Thoughts Before Lifting Heavy Weights.


Picture from Massive Overhaul.

As humans, we can't stop thinking about things. Thoughts come into your head every second and every minute of the day. They are also what determine what we want to do and what we end up doing.

Even a thought is required to get you to start training. So what we think is indeed pretty important. The purpose of this article is to provide with you the most suitable thought processes to be put in place especially when you are doing something physically streneous and you would not want to let one single thought ruin your training session or even worse, cause an injury.

Thought Process 1 - How Do You Feel Today.

This is really important because it determines your desire to train. It is very popular among Strength & Conditioning coaches to use this as one of the tools to monitor fatigue and mood levels of their athletes as it gives an indication of what the intensity will be like.

For the everyday person, the desire to train is influenced by many more factors such as work and personal matters. So thinking about this sets the tone for your upcoming training session. Go through this regularly as it changes even within the hour.

For example, you may be on your way to your gym and you just had a crap day at work. However, you get in the car and suddenly think about yourself having a good training session or listen to a track that pumps you up. Immediately, you change your desire to train despite the crap day at work because of that single thought of knowing you are going to have a good session today at training.

Thought Process 2 - Set A Target For Your Session.

Be it squats or cleans or any other exercise, always set yourself a target for the session. Whether it's the number of reps or the weight you lift, if you prepare yourself and have the thought of hitting your target, you are more likely to get it. This is also what a structured training program is for. It allows you to prepare your mind to get a heavy lift done or complete a workout.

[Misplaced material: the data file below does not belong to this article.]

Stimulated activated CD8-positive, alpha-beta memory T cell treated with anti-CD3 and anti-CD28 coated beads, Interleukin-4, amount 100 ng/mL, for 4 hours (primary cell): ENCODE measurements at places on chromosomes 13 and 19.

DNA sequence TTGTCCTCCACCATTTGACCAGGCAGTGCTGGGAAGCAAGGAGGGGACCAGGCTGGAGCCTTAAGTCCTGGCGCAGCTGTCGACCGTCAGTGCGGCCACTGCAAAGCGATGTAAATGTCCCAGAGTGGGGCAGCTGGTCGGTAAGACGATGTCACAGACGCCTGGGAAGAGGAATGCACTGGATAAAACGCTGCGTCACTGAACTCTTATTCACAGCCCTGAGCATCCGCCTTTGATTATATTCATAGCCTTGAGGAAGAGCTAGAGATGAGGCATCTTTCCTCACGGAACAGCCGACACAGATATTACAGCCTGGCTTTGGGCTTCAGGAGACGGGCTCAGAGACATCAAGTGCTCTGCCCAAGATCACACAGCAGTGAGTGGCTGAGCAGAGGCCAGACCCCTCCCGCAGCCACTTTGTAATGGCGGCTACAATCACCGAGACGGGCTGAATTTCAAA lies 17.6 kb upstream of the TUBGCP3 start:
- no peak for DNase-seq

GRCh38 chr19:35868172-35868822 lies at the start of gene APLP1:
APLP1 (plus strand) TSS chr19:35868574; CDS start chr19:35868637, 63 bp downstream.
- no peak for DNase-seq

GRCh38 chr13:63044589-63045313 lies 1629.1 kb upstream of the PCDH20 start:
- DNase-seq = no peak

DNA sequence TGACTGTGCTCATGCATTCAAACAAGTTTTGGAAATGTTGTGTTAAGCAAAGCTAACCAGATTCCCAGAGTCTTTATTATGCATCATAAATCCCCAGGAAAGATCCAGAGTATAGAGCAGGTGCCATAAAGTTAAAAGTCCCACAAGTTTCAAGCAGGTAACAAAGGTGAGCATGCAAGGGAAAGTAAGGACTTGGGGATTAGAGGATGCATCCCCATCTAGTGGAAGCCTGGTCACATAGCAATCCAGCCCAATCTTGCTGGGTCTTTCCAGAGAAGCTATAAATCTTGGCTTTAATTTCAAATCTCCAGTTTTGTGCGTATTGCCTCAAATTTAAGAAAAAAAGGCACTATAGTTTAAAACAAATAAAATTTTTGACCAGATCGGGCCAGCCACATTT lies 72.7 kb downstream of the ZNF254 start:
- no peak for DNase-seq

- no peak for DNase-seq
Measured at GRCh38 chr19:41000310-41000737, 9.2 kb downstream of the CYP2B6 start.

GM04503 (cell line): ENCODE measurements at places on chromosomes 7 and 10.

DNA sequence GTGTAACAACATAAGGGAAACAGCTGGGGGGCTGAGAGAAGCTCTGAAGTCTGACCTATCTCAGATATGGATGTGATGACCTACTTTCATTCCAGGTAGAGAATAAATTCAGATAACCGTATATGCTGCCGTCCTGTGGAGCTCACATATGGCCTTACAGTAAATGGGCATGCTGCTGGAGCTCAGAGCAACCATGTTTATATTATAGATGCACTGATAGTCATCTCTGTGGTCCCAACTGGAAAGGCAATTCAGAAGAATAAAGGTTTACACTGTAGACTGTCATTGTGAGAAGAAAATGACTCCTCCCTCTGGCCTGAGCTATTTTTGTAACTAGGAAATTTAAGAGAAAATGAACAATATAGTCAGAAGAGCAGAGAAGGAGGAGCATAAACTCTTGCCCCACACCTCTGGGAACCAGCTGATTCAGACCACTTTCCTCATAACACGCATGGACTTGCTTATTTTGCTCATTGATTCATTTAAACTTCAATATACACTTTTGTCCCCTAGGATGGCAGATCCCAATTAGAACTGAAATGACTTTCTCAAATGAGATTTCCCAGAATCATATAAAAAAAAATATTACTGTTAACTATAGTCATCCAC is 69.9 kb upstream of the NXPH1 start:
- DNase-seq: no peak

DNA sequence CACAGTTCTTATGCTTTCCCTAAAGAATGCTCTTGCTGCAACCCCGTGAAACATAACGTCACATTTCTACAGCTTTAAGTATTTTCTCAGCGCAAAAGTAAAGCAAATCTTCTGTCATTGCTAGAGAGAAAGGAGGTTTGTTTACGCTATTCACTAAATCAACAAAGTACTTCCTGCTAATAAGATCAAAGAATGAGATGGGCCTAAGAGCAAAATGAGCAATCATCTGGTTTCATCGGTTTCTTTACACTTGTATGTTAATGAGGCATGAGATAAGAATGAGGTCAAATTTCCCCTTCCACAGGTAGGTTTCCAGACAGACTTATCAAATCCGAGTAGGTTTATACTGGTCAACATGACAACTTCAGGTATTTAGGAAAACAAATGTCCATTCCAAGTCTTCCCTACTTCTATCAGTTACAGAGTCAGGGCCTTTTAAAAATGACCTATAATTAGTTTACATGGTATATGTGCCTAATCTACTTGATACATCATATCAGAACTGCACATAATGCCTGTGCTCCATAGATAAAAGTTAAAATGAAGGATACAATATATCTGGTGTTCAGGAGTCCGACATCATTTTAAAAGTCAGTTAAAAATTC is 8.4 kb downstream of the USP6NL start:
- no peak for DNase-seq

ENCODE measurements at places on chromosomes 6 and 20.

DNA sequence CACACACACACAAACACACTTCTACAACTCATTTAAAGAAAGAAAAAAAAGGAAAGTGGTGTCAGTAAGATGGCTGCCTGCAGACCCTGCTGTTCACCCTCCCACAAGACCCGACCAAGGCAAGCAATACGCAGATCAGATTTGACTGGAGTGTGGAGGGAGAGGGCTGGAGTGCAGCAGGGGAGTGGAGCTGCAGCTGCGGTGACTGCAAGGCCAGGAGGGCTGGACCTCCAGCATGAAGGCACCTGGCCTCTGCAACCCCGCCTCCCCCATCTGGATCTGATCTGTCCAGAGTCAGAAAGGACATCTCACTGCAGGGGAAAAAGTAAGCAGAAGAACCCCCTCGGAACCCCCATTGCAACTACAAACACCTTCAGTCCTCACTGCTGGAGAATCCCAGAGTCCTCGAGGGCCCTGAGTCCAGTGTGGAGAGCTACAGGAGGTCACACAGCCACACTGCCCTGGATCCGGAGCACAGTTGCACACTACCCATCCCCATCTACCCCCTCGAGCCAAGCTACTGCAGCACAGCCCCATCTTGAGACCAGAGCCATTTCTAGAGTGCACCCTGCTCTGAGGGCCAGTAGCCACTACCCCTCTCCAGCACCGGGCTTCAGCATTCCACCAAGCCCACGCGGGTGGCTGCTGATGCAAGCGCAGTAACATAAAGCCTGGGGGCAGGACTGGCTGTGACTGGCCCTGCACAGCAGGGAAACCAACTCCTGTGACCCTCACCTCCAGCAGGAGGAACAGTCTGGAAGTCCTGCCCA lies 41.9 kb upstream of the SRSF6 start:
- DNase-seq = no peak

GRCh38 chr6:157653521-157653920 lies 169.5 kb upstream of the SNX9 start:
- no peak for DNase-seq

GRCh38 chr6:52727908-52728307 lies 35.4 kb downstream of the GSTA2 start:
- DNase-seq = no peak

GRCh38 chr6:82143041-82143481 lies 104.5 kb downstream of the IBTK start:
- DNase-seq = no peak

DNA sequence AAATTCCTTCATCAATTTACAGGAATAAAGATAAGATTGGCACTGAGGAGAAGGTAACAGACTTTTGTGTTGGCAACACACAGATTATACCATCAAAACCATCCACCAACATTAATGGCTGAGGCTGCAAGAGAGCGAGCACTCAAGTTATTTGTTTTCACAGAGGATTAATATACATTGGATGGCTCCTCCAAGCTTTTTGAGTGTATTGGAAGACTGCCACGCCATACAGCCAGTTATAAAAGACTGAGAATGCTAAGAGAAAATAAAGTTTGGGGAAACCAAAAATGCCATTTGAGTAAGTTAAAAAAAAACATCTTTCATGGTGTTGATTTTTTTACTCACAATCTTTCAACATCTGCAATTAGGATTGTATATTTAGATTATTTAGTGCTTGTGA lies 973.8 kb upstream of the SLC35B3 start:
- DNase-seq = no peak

This comes from a real-life example I experienced myself. As a weightlifter, we try for maximal lifts pretty often as set in our program. So on the days that I know I will be going for maximal lifts, I would give myself a target.

The last time I went for a maximal squat, I thought of 155kg (with my previous PB being 150kg). So when I actually squatted, 150kg was easy because I already told myself I will be going to 155kg no matter what. the 155kg came with abit of a struggle but I still got it. However, the next time I tried for a maximal, I did not set any expectations for myself. And I still did 150kg comfortably but when I tried for 160kg, I did not get it because I had not prepared myself for it. The thought in my mind was more like "Alright, that's cool, never tried it before so might as well go and give it a shot." rather than "That's what I intended to do anyway so it's going to be easy!". So preparing yourself in the mind for a session makes a difference in the outcome of the session.

Thought Process 3 - Be Inspired

Before every training session, you should think of or even do something that inspires you to train hard. This relates back to the first thought process of how you are feeling on a daily basis. You got to prepare yourself for an excellent session, hence do things that will get you all fired up.

This can be in the form of listening to heavy metal or techno music, or even just watching YouTube videos to gain a mental picture of your training session. Anything that would spark that fire in your mind to really put in that effort for training. You could even think of someone that matter dearly to you.

For example, I am an advocate at these three things I do each time before a session.

  • Firstly, I'll have music in my ears to psych myself up for training. Plus it's a long journey for me to my training venue, I get the chance to shift myself into the mood for training.
  • Secondly, I always try to picture myself doing a successful lift (the imagery study I participated in taught me that, so boys at Phoenix, if you are reading this, it works somehow!) and that helps me increase my motivation to train. I do the YouTube video thing as well before my competitions to leave that mental picture in my mind of a good lift.
  • Lastly, I always think of each lift being dedicated to someone important. Be it my grandma, my significant other, or any of my family members, I tell myself I do it for them. That motivates me more to do it right for that person that inspires me.

Keep these three thought processes going before each training session and you will notice how prepared and different your training sessions will be! The motivation level and ability to repeatedly have good training sessions will be higher than ever expected.

Stay Strong and Keep on Thinking,

The Training Geek.